Special Issue on Violence Against Individuals and Communities — Reflecting on the Trayvon Martin case. The Journal for Social Action in Counseling and Psychology (2013)

This article attempts to address three issues or opportunities raised in the context of violence against individuals and communities: the complex entanglement of personal and professional identities, the role of power and privilege in psychology and a call to action for psychologists to work in concert with communities to advocate for change.

Special Issue Editor: Rebecca L. Toporek, PhD
San Francisco State University

(Note: This article is based on the original article published in the Special Issue on Violence Against Individuals and Communities — Reflecting on the Trayvon Martin Case. Journal for Social Action in Counseling and Psychology (2013), 5(1), 1-10.)

The 2012 killing of Trayvon Martin drew attention in the U.S. and globally. For psychologists and psychological science, this type of event spurs complex reactions that are connected to our personal and professional identities. Psychologists provide trauma response to individuals and communities, consultation with communities and media, public education and research that inform public policy. At the same time, psychological practice and science reflects a microcosm of the larger society wherein research and practice with targeted communities is underfunded, undervalued and filtered through existing power structures. So while these events spur professional action, we, as psychologists, face the challenge of deciphering how these events affect us personally, our own identities, our own families and our own community. This article attempts to address three issues or opportunities raised in the context of violence against individuals and communities: the complex entanglement of personal and professional identities, the role of power and privilege in psychology, and a call to action for psychologists to work in concert with communities to advocate for change. As co-editor of the Journal for Social Action in Counseling and Psychology (JSACP), a peer-reviewed electronic journal, I suggest that the journal is positioned well to engage authors and readers in bringing research and scholarship with ethnic minority communities to the forefront with the richness that is inherent in that work.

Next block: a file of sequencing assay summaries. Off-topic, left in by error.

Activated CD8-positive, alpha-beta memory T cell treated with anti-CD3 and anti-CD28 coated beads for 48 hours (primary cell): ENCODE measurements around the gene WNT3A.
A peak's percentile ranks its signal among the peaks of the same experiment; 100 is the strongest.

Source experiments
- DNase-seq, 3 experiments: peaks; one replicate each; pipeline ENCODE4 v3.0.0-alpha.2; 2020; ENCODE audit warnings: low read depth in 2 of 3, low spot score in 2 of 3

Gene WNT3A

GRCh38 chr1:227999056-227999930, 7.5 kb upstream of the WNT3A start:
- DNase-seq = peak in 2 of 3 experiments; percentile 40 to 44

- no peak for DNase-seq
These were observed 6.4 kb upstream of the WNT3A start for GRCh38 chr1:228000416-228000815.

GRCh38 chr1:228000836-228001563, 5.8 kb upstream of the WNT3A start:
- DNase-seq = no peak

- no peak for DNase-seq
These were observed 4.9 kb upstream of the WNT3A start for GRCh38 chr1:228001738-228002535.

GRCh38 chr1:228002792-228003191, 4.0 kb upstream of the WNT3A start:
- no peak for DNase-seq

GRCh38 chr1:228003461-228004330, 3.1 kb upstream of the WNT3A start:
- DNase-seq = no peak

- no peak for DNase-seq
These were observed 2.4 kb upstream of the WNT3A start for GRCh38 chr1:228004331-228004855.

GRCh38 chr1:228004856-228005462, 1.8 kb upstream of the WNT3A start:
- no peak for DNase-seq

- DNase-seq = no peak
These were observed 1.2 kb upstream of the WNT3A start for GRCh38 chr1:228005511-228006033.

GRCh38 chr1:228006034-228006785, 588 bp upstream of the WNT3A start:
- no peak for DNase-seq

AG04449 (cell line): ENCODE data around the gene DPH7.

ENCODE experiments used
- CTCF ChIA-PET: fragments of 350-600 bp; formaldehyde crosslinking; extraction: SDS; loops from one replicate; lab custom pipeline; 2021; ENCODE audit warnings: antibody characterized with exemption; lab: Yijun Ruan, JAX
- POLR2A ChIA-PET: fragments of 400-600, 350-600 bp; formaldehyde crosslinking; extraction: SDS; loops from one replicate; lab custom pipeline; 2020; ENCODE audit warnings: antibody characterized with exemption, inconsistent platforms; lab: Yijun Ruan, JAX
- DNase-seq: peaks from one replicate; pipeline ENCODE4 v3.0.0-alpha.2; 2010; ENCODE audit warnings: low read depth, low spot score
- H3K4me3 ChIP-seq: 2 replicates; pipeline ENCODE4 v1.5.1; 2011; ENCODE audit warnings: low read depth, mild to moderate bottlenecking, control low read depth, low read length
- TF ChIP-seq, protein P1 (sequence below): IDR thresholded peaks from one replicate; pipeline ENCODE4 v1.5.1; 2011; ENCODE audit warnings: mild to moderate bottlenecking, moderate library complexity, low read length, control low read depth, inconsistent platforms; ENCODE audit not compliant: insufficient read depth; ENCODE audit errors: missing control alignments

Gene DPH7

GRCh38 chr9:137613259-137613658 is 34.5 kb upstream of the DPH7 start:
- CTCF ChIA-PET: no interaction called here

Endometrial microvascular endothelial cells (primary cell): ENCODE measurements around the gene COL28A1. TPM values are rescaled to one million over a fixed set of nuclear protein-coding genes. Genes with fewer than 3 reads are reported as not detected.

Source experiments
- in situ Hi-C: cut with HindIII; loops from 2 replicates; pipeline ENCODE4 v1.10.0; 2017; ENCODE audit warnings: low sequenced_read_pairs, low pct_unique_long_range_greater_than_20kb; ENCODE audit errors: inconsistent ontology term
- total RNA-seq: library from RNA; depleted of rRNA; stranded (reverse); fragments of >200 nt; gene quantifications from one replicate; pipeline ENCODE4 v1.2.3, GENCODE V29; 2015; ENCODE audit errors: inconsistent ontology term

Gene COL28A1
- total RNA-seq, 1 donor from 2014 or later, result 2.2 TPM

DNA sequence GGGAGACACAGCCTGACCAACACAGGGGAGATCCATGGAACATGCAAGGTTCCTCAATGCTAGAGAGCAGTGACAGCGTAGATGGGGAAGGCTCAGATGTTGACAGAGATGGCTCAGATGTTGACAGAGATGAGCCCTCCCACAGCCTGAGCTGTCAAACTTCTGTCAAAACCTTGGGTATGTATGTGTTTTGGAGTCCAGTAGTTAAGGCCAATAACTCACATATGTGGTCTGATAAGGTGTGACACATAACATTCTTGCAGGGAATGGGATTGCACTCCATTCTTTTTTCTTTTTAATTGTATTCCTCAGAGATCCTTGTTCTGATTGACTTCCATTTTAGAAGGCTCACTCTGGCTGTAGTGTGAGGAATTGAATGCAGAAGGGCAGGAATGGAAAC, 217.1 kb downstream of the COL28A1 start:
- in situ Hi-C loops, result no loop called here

Personal and Professional

The ability to respond professionally to hate crimes is invaluable. And yet, psychologists are human and also affected by these same events. Given that many psychologists involved in research and practice with targeted communities also belong to targeted groups (e.g., ethnic minorities), the result of these incidents go beyond professional interest. In the weeks following the killing of Trayvon Martin, there was considerable discussion on the APA Div. 45 list serve from members responding to the tragedy and the subsequent racial discourse as practitioners. Educators and scientists. The action and discourse on the list serve as well as other professional venues held such passion, pain, clarity and strategy, that it was clear to me that JSACP could highlight these and other actions as models. A central mission of the journal is to “highlight ‘engaged scholarship’ and the very important social change work done by professionals and activists that would not normally find its way into publication” (JSACP, 2008). The resulting call for manuscripts for a special issue focused on the Trayvon Martin case and other violence against individuals and communities encouraged scholarship and research as well as personal reflections of psychologists, counselors, students and community members.